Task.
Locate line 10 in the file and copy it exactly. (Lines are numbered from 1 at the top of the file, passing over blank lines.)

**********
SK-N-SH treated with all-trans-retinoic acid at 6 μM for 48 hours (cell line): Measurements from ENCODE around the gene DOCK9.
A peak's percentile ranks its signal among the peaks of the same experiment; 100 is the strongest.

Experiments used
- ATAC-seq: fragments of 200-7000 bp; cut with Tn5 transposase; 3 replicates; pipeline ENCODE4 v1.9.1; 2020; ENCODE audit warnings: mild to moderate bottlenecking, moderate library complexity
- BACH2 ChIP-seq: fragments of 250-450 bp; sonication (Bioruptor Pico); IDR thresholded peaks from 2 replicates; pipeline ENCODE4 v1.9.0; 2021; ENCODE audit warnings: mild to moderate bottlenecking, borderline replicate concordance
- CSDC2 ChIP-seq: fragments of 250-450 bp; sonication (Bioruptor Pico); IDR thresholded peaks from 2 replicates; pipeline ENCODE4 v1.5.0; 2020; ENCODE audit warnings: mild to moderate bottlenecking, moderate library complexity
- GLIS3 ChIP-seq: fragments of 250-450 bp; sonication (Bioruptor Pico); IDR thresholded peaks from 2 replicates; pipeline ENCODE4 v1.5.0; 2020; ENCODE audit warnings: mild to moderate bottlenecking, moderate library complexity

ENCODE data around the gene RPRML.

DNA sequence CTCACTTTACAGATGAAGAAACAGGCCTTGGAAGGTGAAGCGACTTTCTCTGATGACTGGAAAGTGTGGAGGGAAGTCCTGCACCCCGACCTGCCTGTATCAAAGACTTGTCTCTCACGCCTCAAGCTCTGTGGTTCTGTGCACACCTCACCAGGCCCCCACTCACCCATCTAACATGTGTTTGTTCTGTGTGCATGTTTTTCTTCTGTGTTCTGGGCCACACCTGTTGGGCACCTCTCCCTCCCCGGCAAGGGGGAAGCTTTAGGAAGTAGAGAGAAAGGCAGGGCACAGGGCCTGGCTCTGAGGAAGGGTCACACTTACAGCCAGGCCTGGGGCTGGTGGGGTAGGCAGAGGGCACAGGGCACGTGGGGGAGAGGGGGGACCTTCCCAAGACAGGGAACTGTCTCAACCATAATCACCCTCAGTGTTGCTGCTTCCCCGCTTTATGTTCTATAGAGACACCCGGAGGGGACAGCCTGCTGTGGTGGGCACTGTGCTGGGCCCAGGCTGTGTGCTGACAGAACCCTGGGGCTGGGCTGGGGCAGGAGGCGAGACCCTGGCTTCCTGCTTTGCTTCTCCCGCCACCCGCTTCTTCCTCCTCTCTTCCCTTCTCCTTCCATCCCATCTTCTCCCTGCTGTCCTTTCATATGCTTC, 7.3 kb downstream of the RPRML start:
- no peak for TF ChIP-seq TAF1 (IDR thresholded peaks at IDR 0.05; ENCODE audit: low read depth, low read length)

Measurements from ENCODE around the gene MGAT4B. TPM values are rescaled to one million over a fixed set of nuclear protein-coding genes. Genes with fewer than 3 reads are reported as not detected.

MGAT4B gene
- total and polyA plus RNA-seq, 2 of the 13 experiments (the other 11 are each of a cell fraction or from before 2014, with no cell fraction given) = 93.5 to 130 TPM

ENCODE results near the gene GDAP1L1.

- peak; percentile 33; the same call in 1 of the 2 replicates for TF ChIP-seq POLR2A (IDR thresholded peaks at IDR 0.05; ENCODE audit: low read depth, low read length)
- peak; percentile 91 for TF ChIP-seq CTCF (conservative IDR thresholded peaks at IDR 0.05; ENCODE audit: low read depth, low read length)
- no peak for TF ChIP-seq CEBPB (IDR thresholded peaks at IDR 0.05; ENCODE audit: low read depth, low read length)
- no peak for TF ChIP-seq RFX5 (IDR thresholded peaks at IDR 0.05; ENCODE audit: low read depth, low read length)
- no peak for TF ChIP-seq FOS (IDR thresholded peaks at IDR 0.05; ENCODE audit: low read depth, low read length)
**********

- no peak for TF ChIP-seq TAF1 (IDR thresholded peaks at IDR 0.05; ENCODE audit: low read depth, low read length)